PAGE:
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Still JewishA History of Women and Intermarriage in America$
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Keren R. McGinity

Print publication date: 2009

Print ISBN-13: 9780814757307

Published to University Press Scholarship Online: March 2016

DOI: 10.18574/nyu/9780814757307.001.0001

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date: 27 May 2020

Intermarriage in an Age of Domesticity

Intermarriage in an Age of Domesticity

Chapter:
(p.63) 2 Intermarriage in an Age of Domesticity
Source:
Still Jewish
Author(s):

Keren R. McGinity

Publisher:
NYU Press
DOI:10.18574/nyu/9780814757307.003.0003

This chapter examines the lives of lesser-known women who intermarried between 1930 and 1960. It argues that all Jewish women who intermarried did not reject their heritage, cease identifying as Jews, or completely disappear from Jewish life. Although antisemitism encouraged assimilation for some women who had thin connections to Judaism, their histories show the various ways that their Jewishness coexisted with their intermarriages. Moreover, whether or not women chose to assume new religious identities and “melt” into the mainstream, they could not escape the Jewish label. It is also argued that, although intermarriage became more commonplace among Christians and in the public eye, Jewish parents tenaciously objected to their daughters leaving the Jewish fold. By looking at the intersection of intermarriage and gender across time, Jewish women's experiences and self-defined identities will uncover the personal meaning of intermarriage.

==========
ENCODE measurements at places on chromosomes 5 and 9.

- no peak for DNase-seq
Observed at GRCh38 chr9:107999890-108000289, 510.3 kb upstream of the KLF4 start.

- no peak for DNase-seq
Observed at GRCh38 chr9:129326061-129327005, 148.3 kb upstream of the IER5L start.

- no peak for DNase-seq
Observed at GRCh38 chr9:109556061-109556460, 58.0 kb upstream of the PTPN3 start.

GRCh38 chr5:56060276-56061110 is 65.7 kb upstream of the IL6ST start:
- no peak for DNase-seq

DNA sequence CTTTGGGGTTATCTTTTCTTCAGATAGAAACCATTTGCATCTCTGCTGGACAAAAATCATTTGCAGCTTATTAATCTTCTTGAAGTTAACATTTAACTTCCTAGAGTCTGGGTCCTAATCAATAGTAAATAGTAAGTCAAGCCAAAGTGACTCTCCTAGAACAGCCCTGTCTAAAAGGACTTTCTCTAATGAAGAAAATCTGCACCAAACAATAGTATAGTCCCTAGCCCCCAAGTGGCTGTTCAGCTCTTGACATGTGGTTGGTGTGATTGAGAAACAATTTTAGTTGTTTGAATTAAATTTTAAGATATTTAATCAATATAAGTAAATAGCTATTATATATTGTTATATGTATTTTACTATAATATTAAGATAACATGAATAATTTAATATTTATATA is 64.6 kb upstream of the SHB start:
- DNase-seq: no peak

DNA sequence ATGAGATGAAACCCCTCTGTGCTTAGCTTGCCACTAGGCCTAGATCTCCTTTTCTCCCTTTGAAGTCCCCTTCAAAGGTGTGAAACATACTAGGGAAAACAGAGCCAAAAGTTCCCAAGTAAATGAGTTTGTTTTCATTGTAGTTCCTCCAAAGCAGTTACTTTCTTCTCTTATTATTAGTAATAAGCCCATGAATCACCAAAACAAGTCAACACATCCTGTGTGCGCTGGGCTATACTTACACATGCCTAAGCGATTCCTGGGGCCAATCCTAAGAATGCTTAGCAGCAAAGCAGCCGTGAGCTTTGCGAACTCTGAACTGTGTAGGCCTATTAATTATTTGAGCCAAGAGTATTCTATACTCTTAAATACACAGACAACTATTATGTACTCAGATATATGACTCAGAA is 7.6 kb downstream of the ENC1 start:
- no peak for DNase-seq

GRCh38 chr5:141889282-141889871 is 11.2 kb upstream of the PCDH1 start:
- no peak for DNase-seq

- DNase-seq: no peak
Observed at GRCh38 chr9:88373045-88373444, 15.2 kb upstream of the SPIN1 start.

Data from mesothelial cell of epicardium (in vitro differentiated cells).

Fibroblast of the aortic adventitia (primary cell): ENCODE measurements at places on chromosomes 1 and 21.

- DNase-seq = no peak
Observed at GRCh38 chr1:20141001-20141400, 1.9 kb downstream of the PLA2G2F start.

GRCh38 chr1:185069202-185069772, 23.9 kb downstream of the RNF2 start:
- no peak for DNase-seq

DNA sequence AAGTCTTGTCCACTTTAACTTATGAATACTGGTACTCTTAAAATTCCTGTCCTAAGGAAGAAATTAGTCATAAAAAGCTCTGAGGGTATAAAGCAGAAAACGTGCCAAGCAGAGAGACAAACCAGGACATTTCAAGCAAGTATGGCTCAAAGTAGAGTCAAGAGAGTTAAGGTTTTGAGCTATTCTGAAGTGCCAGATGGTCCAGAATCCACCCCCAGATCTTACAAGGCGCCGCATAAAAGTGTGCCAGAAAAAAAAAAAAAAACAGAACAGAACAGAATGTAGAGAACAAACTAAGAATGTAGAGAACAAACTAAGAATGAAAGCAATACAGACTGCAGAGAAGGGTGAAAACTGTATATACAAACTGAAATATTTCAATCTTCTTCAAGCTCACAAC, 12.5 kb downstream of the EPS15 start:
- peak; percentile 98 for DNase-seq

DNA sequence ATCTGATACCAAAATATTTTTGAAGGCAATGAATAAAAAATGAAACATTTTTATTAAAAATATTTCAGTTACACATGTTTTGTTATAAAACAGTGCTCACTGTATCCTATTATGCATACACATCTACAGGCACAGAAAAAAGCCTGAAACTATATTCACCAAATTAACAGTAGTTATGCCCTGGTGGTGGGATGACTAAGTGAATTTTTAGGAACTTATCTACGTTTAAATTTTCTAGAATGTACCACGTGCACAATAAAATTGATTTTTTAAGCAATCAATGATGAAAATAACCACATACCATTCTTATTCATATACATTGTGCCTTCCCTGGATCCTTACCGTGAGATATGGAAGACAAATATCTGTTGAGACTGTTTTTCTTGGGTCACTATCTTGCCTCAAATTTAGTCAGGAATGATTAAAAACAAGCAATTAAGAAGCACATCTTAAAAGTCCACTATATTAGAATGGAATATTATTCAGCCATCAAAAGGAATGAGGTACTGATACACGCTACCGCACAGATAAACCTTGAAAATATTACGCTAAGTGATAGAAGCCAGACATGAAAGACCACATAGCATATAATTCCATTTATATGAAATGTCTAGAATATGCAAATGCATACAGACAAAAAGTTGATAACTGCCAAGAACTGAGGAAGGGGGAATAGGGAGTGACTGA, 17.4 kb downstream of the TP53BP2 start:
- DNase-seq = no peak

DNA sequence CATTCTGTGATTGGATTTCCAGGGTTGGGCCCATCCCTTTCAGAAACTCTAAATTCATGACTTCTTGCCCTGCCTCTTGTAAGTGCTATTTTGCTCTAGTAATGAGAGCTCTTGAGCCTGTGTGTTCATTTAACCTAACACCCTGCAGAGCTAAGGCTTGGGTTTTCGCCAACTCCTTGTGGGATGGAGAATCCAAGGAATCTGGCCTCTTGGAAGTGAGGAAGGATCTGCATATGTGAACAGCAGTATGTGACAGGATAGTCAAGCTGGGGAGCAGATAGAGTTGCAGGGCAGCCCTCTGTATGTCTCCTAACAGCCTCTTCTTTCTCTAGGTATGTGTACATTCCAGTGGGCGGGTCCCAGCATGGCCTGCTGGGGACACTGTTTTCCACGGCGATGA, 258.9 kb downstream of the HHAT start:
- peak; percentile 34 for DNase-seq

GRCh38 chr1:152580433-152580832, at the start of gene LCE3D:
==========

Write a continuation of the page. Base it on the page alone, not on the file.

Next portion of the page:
Keywords:   Jewish women, Jews, intermarriage, antisemitism, assimilation, Judaism, gender, interfaith marriage

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